Not All Courses are Created Equal. Here’s How to Know You’re Getting the Best Do you have a passion for helping people? Do you thrive in the corporate world? Are you an expert at making home and work life balance look nearly effortless? If so, you may have what it takes to become an executive coach. All too often, executives focus so intently on success in their line of work, that they often get bogged down in the details and fail to see how much better they could be—both in work and in life.
Penetrating the job market is a major challenge for lots of career seekers today—and military Veterans can often have a particularly rough road ahead of them. If you’re a Veteran of the U.S. Army, Navy, Marine Corps, Air Force, or Coast Guard, it’s fair to say that you could face some more extraordinary challenges in the career world than the average civilian. Are you one of the 4.9 million Veterans with a service-connected disability? How about one of the 370,000 who are unemployed? Maybe you’re one of the countless others working in a civilian job that seems to be failing you in so many ways. It’s a rather disheartening reality: You dedicated yourself to a higher cause for so many years and now, you’re just supposed to assimilate back into society. You may even be feeling limited by duty-related injuries and non-transferable military skills. You’re not alone. So how do you pay the bills and support your family without losing yourself along the way? What can you do to avoid feeling like you’re starting all over again—without direction, without passion, without any real excitement over the jobs at your disposal?
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As company leaders wake up to the value of investing in the all-around development of their top executives, the opportunities for coaching engagements are flourishing. This is great news for you if you’ve decided to take the journey toward becoming an Executive Coach. Even so, you may be struggling with some concerns about how you’ll build a successful business and develop a strong base of paying clients. This is, after all, a career. So it needs to support your financial goals. If you’ve chosen the right coach training school, the curriculum will include either a strong business development program to get you familiarized with key business principles and comfortable talking with potential clients about your services, or specific training on how to utilize your Executive Coaching skills within an organization. To get you thinking about this phase of the journey in a more tangible way, here are some valuable tips and insights for landing paying clients, an Executive Coaching position, or corporate coaching contracts.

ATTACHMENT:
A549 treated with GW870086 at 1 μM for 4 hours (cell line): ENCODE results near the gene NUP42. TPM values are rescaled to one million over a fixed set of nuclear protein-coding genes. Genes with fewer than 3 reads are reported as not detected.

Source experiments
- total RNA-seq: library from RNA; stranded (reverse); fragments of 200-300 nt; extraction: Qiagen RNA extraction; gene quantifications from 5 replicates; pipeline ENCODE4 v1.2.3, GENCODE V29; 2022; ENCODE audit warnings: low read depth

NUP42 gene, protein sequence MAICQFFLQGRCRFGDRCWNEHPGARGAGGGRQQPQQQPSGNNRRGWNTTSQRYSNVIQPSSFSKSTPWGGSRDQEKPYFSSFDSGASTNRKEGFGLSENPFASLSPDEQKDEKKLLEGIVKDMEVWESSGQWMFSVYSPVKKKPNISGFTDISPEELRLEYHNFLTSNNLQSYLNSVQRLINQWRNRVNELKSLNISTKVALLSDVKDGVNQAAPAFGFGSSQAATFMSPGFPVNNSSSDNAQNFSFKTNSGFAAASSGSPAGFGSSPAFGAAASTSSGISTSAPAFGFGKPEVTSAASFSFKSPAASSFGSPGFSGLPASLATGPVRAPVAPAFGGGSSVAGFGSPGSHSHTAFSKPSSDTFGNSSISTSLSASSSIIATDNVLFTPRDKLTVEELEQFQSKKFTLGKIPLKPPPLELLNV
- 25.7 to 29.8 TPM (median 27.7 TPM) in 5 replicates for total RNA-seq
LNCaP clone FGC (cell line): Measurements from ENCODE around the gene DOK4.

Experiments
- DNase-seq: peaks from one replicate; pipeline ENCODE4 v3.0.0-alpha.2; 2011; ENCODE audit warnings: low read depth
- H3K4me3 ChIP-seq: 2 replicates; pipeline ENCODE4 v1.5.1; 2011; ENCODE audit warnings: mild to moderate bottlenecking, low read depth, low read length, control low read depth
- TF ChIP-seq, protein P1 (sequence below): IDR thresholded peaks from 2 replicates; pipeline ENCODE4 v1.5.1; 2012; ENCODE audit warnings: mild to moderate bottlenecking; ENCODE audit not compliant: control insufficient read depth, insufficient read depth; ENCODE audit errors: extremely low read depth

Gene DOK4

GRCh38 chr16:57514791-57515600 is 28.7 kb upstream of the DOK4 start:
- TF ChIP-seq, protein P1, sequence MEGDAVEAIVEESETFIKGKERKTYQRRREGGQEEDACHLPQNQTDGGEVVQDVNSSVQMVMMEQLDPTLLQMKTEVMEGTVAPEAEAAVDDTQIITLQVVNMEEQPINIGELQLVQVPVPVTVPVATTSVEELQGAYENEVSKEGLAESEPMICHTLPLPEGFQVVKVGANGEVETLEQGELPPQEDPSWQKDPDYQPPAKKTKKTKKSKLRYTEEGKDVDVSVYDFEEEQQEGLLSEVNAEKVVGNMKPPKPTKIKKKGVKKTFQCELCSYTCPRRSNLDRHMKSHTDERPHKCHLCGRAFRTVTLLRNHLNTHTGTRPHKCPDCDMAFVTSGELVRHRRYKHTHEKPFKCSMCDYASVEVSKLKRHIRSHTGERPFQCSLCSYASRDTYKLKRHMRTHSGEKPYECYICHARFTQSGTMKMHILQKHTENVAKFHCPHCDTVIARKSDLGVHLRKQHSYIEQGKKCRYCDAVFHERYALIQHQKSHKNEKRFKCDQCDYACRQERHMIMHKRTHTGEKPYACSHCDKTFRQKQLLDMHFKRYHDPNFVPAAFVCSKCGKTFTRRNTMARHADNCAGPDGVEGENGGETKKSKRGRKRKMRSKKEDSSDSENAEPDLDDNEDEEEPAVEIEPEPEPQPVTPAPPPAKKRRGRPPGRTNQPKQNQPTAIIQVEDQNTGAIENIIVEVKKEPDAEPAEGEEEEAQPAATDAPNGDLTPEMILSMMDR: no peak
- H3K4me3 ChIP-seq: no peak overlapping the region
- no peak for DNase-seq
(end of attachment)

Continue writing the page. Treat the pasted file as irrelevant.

You’ve done the work of looking deep inside yourself and asking the hard questions to decide whether a future in Executive Coaching is right for you. Now it’s time to think about the critical element of certification. To both serve clients in a meaningful way AND lay a strong foundation for supporting your own long-term success, you’ll want to equip yourself with the most powerful skills, tools and techniques through industry certification.
It’s an exciting move. Everyone’s telling you that you’d be an amazing coach, and you’ve always wanted to run your own business. But, slow down. Take a breath, take a beat and take some time to think about whether you’re ready to jump into the world of Executive Coaching.
iPEC’s coaching model linked to increased income, job promotions, and higher levels of financial satisfaction. A new study from iPEC provides preliminary and promising evidence that iPEC’s Core Energy Coaching™ model can help people increase their income and move into leadership roles in their career. The same data also shows that people who work with a Core Energy Coach report feeling more satisfied with their financial situation.